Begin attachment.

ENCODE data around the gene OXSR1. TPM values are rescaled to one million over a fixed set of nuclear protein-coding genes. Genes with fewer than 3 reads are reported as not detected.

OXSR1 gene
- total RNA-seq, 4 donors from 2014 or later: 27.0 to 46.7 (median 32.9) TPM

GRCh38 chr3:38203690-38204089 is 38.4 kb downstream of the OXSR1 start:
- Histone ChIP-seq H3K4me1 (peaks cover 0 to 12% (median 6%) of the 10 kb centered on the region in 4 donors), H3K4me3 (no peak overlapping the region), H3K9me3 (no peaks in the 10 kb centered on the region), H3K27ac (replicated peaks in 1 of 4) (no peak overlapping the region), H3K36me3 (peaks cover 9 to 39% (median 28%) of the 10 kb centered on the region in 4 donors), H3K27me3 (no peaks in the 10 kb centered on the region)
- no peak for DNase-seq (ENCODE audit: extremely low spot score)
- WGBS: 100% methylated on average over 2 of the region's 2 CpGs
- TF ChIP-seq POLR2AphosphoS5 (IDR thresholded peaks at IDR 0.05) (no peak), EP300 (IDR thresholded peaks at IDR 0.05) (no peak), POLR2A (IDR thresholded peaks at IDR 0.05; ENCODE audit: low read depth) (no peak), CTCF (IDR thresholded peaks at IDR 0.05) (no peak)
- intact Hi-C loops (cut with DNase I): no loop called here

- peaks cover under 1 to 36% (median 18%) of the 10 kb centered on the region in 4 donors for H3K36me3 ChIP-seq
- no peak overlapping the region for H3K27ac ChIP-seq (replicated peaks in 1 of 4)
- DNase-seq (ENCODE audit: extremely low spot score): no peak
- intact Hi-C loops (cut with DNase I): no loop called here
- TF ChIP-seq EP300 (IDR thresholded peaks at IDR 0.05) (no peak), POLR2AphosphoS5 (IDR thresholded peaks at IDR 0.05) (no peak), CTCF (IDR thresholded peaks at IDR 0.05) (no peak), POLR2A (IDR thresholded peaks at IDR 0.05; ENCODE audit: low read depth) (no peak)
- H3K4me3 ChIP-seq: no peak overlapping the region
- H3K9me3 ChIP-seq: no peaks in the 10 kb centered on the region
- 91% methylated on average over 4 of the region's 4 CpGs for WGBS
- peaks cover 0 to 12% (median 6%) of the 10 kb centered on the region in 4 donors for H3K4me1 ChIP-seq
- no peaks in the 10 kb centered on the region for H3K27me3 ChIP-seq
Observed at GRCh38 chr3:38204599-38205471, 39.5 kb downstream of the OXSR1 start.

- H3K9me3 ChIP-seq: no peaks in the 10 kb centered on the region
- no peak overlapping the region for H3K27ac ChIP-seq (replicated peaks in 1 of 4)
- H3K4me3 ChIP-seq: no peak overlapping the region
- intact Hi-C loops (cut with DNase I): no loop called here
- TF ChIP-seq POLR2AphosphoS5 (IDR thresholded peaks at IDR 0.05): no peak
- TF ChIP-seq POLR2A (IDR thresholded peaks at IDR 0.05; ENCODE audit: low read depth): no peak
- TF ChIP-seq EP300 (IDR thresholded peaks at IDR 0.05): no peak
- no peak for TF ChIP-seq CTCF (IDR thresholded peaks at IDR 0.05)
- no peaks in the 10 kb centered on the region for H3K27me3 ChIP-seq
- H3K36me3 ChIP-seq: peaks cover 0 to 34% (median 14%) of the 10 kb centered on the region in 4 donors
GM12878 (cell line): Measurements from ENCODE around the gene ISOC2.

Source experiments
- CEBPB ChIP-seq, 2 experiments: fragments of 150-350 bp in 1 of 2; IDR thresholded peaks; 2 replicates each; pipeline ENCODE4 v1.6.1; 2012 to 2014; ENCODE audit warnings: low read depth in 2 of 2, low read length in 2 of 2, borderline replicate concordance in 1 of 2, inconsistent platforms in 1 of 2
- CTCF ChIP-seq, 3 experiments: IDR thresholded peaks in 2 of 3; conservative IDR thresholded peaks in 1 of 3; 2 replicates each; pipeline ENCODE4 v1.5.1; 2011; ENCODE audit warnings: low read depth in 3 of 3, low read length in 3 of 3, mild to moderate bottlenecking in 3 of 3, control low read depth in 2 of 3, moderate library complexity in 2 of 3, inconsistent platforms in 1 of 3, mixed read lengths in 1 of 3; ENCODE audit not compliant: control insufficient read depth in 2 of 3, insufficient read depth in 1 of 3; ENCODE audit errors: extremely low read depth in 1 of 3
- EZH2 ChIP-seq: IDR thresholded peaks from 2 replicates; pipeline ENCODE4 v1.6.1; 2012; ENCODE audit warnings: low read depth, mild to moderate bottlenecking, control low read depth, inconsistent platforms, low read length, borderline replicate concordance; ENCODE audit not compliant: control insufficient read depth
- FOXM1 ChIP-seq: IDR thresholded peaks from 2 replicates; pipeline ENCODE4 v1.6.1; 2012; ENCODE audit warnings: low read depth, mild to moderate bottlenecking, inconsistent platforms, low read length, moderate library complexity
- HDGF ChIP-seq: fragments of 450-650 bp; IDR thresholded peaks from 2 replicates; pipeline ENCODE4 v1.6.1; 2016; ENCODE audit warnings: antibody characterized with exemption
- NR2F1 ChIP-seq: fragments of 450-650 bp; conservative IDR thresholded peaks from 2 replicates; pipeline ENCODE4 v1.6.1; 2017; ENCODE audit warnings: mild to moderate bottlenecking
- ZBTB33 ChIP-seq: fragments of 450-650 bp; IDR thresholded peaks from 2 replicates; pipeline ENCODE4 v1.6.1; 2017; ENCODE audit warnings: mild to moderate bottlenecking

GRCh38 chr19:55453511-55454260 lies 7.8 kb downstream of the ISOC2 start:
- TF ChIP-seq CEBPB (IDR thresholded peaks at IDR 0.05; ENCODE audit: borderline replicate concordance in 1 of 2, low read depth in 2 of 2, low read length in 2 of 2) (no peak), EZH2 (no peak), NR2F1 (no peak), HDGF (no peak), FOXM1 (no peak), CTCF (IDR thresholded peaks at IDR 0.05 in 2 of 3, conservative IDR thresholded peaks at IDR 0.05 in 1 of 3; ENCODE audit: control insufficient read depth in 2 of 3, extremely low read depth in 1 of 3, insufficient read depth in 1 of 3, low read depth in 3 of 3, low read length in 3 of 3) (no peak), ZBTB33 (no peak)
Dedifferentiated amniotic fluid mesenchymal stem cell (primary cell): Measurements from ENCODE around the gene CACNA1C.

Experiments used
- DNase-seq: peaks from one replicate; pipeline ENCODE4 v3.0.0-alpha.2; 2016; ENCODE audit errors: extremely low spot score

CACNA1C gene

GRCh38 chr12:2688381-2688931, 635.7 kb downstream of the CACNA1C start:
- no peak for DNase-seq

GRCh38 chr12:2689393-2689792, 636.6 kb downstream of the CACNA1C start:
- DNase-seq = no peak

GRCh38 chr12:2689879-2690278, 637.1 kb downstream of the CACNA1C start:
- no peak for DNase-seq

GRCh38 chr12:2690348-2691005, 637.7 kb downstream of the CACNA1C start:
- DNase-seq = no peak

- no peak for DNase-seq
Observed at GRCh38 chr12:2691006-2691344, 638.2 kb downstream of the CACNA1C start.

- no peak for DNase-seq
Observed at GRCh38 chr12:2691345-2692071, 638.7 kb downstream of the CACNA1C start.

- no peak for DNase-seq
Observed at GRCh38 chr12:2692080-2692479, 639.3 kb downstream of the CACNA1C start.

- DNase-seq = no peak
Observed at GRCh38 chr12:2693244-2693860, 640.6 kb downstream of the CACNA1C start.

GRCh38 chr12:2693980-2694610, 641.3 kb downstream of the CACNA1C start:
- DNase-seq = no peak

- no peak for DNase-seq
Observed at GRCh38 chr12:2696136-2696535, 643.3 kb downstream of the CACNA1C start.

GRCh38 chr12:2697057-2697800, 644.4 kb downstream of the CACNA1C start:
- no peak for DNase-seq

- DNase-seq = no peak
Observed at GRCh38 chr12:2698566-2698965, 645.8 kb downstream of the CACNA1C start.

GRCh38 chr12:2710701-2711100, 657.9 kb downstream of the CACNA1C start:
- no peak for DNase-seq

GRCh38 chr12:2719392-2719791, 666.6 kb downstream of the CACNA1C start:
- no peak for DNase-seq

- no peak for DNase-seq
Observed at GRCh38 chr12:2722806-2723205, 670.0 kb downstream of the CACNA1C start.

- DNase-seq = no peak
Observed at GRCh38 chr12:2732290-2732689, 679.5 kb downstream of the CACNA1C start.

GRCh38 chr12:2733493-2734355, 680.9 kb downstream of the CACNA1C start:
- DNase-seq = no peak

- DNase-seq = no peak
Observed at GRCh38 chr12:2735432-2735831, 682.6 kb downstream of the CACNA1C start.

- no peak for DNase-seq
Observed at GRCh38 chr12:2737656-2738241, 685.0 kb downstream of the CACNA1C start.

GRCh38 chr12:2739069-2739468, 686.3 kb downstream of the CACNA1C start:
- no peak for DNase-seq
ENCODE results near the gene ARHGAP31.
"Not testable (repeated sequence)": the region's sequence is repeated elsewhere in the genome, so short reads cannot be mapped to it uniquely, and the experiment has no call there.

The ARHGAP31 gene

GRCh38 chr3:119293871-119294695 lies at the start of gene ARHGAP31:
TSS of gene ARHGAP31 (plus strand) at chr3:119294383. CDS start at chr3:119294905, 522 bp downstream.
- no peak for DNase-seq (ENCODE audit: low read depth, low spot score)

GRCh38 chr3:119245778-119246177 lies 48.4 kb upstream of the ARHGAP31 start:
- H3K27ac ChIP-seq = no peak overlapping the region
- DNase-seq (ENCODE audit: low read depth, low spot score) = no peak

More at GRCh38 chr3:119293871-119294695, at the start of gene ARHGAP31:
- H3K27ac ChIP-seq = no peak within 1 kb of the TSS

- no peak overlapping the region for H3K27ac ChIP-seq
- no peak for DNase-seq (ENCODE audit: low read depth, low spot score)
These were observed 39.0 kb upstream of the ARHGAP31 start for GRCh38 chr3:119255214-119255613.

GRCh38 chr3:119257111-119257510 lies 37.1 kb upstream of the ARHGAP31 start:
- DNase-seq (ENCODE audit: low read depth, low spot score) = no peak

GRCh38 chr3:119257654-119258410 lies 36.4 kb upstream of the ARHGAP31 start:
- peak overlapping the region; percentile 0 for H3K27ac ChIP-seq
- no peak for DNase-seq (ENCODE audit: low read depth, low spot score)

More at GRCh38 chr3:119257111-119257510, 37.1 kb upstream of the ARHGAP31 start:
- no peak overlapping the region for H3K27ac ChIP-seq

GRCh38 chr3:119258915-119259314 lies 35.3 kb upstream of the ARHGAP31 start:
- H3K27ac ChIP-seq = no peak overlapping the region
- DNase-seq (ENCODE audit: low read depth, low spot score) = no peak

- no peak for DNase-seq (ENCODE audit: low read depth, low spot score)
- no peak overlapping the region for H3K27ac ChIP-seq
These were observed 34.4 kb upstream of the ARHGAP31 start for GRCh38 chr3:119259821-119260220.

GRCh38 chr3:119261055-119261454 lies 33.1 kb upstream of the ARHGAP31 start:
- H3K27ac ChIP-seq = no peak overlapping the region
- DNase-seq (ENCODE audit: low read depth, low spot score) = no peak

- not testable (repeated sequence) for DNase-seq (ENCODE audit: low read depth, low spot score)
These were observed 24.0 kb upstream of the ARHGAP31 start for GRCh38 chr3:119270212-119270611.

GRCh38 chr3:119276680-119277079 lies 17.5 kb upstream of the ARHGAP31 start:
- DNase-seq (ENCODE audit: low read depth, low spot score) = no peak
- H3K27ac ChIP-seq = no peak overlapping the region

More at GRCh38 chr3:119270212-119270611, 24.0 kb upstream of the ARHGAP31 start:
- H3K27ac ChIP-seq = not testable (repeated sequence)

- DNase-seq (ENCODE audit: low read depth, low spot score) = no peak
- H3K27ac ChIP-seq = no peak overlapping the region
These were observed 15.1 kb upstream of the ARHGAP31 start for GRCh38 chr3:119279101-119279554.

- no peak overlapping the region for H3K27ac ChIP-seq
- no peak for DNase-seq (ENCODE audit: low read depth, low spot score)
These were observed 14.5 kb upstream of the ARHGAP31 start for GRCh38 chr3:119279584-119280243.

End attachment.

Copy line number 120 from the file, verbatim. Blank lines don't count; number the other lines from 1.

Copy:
- H3K27ac ChIP-seq = no peak overlapping the region